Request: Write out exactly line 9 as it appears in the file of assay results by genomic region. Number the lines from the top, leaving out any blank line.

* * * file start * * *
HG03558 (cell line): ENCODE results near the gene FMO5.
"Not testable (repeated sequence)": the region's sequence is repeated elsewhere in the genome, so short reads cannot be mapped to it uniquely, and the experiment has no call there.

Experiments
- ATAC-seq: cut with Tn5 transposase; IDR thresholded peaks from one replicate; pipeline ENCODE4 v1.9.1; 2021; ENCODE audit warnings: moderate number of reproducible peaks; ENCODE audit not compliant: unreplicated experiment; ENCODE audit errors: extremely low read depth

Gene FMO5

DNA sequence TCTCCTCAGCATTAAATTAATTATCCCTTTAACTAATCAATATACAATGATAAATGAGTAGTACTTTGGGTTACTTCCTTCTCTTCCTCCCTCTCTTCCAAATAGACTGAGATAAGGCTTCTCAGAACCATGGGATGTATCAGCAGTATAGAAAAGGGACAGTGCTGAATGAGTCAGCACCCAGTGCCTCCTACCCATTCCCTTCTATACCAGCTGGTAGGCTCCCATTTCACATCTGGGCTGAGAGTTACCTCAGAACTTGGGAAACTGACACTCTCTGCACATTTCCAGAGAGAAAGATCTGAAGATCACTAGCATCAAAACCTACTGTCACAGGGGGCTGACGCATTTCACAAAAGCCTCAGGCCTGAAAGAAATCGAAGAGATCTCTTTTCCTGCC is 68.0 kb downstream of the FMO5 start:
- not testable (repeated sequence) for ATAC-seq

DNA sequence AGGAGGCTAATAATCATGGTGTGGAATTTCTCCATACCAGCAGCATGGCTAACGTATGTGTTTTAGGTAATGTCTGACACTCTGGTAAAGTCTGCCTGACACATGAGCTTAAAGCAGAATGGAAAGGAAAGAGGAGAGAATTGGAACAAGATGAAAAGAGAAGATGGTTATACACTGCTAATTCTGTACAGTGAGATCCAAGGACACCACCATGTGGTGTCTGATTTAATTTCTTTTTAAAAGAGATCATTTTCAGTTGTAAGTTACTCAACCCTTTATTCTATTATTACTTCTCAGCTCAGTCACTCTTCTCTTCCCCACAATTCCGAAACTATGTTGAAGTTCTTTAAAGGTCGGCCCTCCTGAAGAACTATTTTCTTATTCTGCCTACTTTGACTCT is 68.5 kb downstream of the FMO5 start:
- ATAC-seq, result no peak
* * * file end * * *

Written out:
- ATAC-seq, result no peak